THIS sketch of the Age of Pericles consists of two parts: in the first and larger part I have endeavoured to trace the growth of the Athenian empire and the causes which alienated Athens and Sparta; in the second I have given a brief account of the government, the art and literature, the society and manners of the Periclean Athens.
It will be seen that I have ventured to form an opinion about the part which Pericles played as a practical statesman widely different from the estimate presented by Grote and Curtius. It is, so far as I can judge, impossible to deny that he destroyed a form of government under which his city attained to the height of her prosperity and that he plunged her into a hopeless and demoralising war. These are not the achievements of a great statesman. And so far as legislation goes, the Age of Pericles is a blank in the history of Athens.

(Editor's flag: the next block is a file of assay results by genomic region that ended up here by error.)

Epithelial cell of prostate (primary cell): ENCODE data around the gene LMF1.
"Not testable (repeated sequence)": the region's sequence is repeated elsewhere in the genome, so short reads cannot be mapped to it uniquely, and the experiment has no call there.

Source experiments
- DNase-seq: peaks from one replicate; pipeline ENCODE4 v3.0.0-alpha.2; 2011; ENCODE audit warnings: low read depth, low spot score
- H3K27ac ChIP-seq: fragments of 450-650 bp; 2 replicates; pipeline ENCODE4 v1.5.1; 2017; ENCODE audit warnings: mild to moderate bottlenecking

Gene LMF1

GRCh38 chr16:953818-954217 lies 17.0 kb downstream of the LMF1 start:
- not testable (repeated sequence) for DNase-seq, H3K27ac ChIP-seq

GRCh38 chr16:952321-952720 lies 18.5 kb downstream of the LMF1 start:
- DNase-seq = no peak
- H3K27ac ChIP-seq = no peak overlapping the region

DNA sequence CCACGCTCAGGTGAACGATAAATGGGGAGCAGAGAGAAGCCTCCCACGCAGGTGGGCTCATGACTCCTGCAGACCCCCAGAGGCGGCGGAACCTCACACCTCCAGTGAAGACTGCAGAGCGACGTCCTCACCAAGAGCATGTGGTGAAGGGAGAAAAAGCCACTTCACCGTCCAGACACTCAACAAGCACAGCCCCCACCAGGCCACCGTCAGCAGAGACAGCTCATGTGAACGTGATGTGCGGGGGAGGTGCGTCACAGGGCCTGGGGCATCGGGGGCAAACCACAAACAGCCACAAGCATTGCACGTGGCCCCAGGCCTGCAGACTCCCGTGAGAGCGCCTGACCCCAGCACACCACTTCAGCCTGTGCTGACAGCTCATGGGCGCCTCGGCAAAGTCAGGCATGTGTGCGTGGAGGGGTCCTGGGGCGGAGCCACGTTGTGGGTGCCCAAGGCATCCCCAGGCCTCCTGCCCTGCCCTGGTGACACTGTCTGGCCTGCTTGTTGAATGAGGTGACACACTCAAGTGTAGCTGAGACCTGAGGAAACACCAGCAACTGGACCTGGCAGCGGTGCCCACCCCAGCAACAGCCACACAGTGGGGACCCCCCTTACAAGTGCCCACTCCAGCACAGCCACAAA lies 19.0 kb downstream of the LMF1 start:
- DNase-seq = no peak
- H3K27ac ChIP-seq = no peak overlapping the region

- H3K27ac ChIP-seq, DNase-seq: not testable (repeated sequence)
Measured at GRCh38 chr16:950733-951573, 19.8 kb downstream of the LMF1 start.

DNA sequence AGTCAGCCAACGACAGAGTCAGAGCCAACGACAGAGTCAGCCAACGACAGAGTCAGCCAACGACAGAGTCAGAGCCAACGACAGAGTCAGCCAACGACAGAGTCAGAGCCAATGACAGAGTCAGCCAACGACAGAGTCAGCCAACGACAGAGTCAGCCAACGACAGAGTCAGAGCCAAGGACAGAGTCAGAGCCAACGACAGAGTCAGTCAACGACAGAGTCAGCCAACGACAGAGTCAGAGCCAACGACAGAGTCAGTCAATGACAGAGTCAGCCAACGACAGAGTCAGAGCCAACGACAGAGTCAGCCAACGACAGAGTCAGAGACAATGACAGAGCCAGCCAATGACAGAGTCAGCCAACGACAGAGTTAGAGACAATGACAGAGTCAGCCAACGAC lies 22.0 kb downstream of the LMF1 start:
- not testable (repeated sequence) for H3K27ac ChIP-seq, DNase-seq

In what then did his greatness lie? The answer is that it lay in the ideals which he cherished. He saw what a city might do for her citizens; and what citizens might do for their city. In the years of peace his dreams took shape, and the result is before us in the Parthenon and the great Funeral Speech: but against the hard obstinacy of facts, which followed the outbreak of the war, he struggled in vain. His visions of empire faded away, and he lived long enough to see the treasury impoverished, the people more than decimated, the most faithful of Athenian allies shut up to certain destruction.